Stock market facing vital changes

By Yi Xianrong
0 CommentsPrint E-mail China Daily, January 14, 2010
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In an experimental move to reform the domestic stock market, China's regulators said last week that it will soon allow investors to short sell stocks and buy on margin, following a recent decision by financial authorities to charge taxes on income from transactions on nontradable shares.

For the past four years, China has been considering margin trading, in which people borrow money from brokerage firms to invest in stocks, and short selling, in which investors borrow stocks from brokers and then sell them with the assumption the stock can be bought back at a lower cost than the price at which they sold short.

These changes, which have been approved by the State Council, will be made on a trial basis by a small number of brokerage firms. The investment moves will be gradually expanded to other securities companies, the China Securities Regulatory Commission said.

The securities watchdog also said stock market index futures - contracts to buy or sell at a future date a stock that copies the performance of a stock market index - would be launched at an appropriate time.

Despite receiving varied market responses, the two moves are expected to tremendously influence the Chinese stock market, which has drastically fluctuated over the past two years. Launching the two moves also shows that the domestic securities market is taking a big mature step forward.

The two moves and the multitude of other stock market policies and regulations adopted by the Chinese government since the start of the year show that authorities are aspiring to develop an upward market.

The drastic drop in shares on the market in 2008 has not only caused the value of assets to depreciate by a large margin. Authorities are also now aware that a lingering stock market slump will negatively affect the entire national economy.

The downturn of the Chinese economy in the latter half of 2008 was partly blamed on the global economic recession that was ignited by the United States' financial meltdown. But to a large extent, it was also pinned on the drastic decline in the country's exports because of the continuous renminbi appreciation and in the investors' drop in confidence in the stock market.

It is particularly important and necessary for the government, under these circumstances, to jolt the fluctuating stock market because it will help restore the market's finance functions that were neglected. It will also restore the public's confidence that the national economy can grow in a sustainable and stable fashion.

When share prices skyrocketed last year, they helped stimulate the nation's robust economic growth. Now the nation has the daunting task of figuring out how to carry that momentum forward to maintain economic growth this year.

It is increasingly obvious that innovating a well-developed network of systems and regulations for the stock market would be greatly helpful to a stable market. And authorities are keenly aware of this: It explains why they have employed a string of policies and measures within a short period to boost the bullish stock market.

Margin trading and short selling can produce more positive than negative effects, as experiences around the world have shown. While signifying a big step toward a matured stock market, the introduction of these financial transactions, along with the expected launch of index futures, meanwhile is expected to fundamentally alter how investors view the country's stock market and its methods of operation.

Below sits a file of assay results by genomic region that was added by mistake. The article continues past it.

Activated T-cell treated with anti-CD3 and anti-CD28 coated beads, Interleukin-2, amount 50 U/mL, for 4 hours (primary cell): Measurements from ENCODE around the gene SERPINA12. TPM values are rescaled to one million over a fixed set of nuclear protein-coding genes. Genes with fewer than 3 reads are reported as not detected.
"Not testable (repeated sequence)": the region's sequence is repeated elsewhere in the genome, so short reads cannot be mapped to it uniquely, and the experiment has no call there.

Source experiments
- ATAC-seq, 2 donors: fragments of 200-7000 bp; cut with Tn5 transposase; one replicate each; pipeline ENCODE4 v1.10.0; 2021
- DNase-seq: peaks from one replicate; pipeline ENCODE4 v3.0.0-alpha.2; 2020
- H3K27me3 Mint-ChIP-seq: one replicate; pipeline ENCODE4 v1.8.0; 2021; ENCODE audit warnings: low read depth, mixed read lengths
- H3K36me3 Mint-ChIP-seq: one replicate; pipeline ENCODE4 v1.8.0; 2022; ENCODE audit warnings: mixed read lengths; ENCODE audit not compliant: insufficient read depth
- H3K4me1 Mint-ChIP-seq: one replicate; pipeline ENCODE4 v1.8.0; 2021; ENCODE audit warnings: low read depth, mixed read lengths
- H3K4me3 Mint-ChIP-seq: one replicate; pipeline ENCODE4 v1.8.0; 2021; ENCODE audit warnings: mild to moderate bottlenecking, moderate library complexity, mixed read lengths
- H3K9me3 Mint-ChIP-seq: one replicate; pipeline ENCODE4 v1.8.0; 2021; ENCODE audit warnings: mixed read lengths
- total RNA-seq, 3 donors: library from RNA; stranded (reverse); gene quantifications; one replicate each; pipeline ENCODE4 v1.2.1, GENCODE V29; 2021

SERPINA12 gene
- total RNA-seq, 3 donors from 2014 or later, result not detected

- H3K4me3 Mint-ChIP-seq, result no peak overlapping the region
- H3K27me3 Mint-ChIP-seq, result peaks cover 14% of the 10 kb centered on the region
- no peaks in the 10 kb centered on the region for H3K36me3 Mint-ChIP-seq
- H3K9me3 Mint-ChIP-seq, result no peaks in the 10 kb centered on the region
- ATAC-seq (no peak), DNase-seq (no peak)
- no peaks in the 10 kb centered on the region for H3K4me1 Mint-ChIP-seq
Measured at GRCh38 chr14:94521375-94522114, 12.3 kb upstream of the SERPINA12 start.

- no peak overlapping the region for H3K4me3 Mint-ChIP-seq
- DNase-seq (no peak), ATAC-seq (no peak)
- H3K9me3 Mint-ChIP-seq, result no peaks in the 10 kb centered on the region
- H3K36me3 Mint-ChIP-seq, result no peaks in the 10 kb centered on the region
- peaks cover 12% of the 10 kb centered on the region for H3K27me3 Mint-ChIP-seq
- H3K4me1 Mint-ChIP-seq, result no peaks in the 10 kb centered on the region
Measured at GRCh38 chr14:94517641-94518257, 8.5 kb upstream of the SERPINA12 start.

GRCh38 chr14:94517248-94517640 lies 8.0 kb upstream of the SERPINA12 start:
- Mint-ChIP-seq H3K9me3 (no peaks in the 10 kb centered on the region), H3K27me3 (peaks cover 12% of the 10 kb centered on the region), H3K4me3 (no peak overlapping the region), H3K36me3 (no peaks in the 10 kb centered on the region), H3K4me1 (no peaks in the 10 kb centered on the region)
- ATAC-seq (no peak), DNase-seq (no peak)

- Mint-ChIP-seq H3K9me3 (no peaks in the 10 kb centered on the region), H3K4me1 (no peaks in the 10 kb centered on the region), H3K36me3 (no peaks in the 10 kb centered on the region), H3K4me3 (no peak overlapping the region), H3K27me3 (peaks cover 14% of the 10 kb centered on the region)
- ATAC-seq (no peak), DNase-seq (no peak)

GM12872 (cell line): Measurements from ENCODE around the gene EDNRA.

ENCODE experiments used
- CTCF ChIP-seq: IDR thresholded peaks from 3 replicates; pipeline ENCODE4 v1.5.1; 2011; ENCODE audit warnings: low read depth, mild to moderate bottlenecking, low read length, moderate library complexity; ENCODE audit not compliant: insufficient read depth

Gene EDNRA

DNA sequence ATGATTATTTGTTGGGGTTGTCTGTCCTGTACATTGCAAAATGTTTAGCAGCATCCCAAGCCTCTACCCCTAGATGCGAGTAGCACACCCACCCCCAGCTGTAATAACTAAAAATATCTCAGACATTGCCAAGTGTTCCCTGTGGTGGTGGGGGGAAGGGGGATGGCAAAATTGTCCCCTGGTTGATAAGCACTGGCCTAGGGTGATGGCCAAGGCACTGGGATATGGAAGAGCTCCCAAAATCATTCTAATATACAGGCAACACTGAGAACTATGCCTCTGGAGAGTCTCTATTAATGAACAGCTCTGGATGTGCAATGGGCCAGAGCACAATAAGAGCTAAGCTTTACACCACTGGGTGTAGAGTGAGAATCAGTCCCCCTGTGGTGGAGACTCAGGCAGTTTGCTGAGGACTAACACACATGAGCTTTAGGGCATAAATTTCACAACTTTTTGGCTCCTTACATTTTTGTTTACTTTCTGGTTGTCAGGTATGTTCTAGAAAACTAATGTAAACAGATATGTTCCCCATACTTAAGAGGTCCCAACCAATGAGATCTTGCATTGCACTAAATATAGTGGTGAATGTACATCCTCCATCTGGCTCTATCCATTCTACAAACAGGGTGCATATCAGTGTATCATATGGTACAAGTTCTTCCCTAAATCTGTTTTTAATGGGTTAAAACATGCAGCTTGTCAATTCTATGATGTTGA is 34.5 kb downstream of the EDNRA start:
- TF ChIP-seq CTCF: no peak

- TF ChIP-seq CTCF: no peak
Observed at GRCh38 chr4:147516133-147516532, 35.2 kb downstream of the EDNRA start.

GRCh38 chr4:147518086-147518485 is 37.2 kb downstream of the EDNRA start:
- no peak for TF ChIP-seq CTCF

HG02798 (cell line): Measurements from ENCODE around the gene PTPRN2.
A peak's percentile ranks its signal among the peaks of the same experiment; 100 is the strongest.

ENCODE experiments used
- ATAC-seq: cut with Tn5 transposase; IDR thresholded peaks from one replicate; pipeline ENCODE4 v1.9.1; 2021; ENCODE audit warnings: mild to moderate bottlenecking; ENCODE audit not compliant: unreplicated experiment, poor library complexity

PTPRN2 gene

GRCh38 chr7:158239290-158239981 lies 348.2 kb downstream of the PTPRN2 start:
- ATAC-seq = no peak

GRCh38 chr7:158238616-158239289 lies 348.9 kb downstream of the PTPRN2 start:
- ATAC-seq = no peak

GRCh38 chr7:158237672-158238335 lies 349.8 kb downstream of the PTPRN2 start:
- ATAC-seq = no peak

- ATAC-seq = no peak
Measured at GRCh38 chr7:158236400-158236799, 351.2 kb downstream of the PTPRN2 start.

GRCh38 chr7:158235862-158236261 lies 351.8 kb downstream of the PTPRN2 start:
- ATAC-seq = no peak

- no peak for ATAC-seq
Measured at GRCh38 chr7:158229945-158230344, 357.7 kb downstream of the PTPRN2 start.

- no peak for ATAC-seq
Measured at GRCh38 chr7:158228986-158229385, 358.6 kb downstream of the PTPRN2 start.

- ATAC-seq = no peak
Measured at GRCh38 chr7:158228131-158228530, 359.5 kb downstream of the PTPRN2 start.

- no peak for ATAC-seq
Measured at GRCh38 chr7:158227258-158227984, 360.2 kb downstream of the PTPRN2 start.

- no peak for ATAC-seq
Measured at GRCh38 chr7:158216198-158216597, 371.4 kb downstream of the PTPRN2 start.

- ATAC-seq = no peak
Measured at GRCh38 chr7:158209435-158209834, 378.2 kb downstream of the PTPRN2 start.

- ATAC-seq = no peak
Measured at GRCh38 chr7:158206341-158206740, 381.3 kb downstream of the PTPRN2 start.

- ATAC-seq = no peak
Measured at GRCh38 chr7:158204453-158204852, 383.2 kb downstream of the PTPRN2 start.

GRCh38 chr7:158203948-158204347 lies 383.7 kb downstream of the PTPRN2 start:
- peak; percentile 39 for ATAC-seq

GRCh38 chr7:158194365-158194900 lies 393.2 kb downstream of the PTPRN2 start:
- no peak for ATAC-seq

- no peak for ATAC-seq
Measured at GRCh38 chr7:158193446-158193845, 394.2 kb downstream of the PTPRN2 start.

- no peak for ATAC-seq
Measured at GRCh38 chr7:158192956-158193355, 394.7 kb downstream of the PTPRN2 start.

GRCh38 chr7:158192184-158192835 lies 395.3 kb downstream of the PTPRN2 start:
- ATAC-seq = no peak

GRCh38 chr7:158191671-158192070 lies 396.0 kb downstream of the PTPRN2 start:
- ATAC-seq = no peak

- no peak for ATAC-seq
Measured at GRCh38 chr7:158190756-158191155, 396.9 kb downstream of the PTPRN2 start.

As opposed to other countries around the world, China's stock market in the past stopped short of the role of leverage. Investors mainly used their own money for investments and lacked the opportunities to tap into various financial channels. This model seriously hampered the formation of an active stock market and its expansion. Investors simply cared about gaining access to inside information in this model, rather than analyzing market conditions and how listed companies perform.

With margin trading and short selling in place, investors can borrow money from brokerage firm to buy stock and possibly reap a profit if they are optimistic about market conditions. Investors can borrow stocks from brokers and sell them when the risks are right, hoping to buy them back at a lower price.

But these investment moves can also add problems to some investors and speculators who try to manipulate the stock market.

The moves should spur the domestic stock market and help investors shun market risks. As expansive credit tools, these investment moves must be effectively implemented. Authorities also certainly need to forcefully monitor and supervise how investors use these moves to prevent them from being abused, which can fuel risks in the national economy.

To ensure that these investment strategies are smoothly advanced, the country should put in place a sound system as well as regulations that can be effective supervisory tools.

The experiences China has learned from tackling the global financial crisis has laid a solid foundation for the nation to practice margin trading, short selling and stock market index futures. The moves could have a positive effect on the domestic stock market and promote its development in a more stable and healthy manner.

The author is a researcher with the Institute of Finance and Banking under the Chinese Academy of Social Sciences.

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